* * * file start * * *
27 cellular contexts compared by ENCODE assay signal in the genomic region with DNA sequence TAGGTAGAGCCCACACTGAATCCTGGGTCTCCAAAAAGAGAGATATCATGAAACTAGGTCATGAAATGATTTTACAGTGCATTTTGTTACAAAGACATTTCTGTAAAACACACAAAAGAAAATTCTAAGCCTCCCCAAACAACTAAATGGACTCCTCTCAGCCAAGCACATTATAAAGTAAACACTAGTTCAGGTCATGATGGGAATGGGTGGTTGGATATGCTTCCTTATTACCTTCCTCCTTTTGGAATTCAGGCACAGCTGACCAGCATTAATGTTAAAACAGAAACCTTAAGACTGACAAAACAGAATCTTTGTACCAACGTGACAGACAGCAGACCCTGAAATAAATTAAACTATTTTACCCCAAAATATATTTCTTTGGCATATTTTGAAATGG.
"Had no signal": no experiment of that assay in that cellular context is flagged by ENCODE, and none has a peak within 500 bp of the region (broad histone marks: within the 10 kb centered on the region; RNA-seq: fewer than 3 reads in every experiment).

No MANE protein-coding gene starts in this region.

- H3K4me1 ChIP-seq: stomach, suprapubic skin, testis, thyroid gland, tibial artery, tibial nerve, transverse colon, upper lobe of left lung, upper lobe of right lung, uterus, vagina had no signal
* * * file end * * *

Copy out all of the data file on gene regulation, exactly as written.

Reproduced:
27 cellular contexts compared by ENCODE assay signal in the genomic region with DNA sequence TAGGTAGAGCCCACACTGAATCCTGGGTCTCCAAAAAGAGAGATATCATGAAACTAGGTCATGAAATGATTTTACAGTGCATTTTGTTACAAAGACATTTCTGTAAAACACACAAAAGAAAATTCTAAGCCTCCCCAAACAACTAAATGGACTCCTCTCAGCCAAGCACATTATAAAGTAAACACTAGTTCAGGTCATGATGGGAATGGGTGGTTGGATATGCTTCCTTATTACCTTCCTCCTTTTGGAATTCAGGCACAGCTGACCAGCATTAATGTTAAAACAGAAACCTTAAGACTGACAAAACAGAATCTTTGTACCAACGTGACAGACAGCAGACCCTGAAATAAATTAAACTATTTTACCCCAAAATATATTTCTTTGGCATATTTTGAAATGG.
"Had no signal": no experiment of that assay in that cellular context is flagged by ENCODE, and none has a peak within 500 bp of the region (broad histone marks: within the 10 kb centered on the region; RNA-seq: fewer than 3 reads in every experiment).

No MANE protein-coding gene starts in this region.

- H3K4me1 ChIP-seq: stomach, suprapubic skin, testis, thyroid gland, tibial artery, tibial nerve, transverse colon, upper lobe of left lung, upper lobe of right lung, uterus, vagina had no signal